(574c) Solvent Screening and Pure Component Thermophysical Property Prediction for Pharmaceutical Process Design

Authors: 
Molla, G. S., Technical University of Denmark
Abildskov, J., Technical University of Denmark
Sin, G., Technical University of Denmark

The selection of optimal
solvent or a mixture of solvents is essentially useful to achieve
pharmaceutical production with desirable product and production qualities as
well as a minimum cost of production and a maximum space-time yield. Despite the
availability of high-throughput technologies, experimental solvent screening is
most often expensive and laborious and sometimes simply not possible because of
lack of sufficient amount of API or relevant impurities. This is especially the
case when many combinations of design needs to be tested for identifying an optimal
mixture of binary or ternary solvents made up among several common solvents in
pharmaceutical industry. To this end, application of predictive thermodynamic
models for estimation of phase behaviors in pure and mixed solvent systems have
been shown to be a supporting and complementary tool to design pharmaceutical
processes. In this work, different predictive thermodynamic models such as
UNIFAC, COSMO-SAC, COSMO-RS and NRTL-SAC were applied for solubility prediction
of a steroid-like structure antibiotic. The predicted solubility data were
compared with experimental solubility data in n-butanol, isobutanol, methyl
tert-butyl ether, methyl isobutyl ketone, ethyl acetate, hexane, methanol,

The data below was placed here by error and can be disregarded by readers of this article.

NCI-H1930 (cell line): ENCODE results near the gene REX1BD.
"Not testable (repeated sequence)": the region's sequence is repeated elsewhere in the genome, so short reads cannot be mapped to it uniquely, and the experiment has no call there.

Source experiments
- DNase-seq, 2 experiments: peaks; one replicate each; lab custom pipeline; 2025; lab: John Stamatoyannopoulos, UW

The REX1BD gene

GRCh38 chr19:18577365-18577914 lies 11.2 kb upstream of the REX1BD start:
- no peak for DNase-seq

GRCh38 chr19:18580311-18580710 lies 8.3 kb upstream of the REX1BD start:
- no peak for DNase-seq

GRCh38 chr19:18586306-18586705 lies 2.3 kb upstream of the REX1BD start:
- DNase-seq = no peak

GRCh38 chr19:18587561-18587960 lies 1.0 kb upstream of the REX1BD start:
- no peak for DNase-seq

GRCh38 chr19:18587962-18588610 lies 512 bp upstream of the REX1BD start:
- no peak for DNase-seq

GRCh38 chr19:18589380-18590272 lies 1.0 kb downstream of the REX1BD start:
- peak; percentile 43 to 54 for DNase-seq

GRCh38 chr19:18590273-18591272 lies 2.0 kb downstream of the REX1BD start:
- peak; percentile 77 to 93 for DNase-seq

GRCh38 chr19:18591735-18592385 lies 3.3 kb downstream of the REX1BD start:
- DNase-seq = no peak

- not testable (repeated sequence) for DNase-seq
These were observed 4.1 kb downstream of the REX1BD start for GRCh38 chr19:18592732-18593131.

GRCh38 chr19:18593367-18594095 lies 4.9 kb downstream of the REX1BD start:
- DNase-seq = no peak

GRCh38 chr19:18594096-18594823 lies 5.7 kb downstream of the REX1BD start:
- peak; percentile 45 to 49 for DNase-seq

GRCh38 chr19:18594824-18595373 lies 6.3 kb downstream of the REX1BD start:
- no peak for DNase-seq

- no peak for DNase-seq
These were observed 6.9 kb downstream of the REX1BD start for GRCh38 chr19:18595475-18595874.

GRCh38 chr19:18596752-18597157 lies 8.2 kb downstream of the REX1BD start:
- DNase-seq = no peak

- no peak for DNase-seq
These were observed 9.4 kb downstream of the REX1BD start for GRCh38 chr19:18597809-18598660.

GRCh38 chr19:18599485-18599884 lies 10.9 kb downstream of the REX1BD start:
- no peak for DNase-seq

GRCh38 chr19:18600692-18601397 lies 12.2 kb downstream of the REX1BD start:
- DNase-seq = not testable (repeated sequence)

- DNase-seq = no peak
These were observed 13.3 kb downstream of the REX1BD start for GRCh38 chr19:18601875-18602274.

acetone and toluene by calculating the root mean square error (RMSE) in order
to evaluate the models capability. Therefore, a model which gives more accurate
solubility prediction can be selected. For this specific case study, NRTL-SAC is
capable of predicting solubility in a good agreement with experimental solubility
with RMSE of 4.5%. Moreover, the application of such predictive thermodynamic
models for the design of separation/purification unit operations is sometimes
limited by the lack of pure component thermophysical properties like melting
point and enthalpy of fusion. This mostly happens in the design of
separation/purification unit operations to separate analytically identified but
not commercially available impurities. Therefore, in addition to the application
of those predictive thermodynamic models for solubility prediction, a group-contribution+
(GC+) based model is applied for pure component thermosphysical
property prediction. However, the GC+ based model has a limited
capability for a large and complex organic molecules that pure component
thermosphysical property prediction is prone to uncertainty. In such
circumstance, a reference solvent approachcan be applied to predict
solubility[1].
The reference solvent approach requires no pure component thermosphysical
properties but an experimental solubility data in a single solvent. The
experimental solubility data of a noncommercially available impurity can be
measured by concentrating a sample containing the impurity. This work concludes
by critical examination of the performance and the applicability of the above
mentioned four property models under different pure component data constraints
especially for solubility calculations in life science product (API) separation
applications.

Acknowledgment:
We would like to thank the Danish Council for
Independent Research (DFF) for financing the project with grant ID:
DFF-6111600077B.

 




[1]
Jens Abildskov, John P.
O’Connell, Ind. Eng. Chem. Res.(2003) 5622 -5634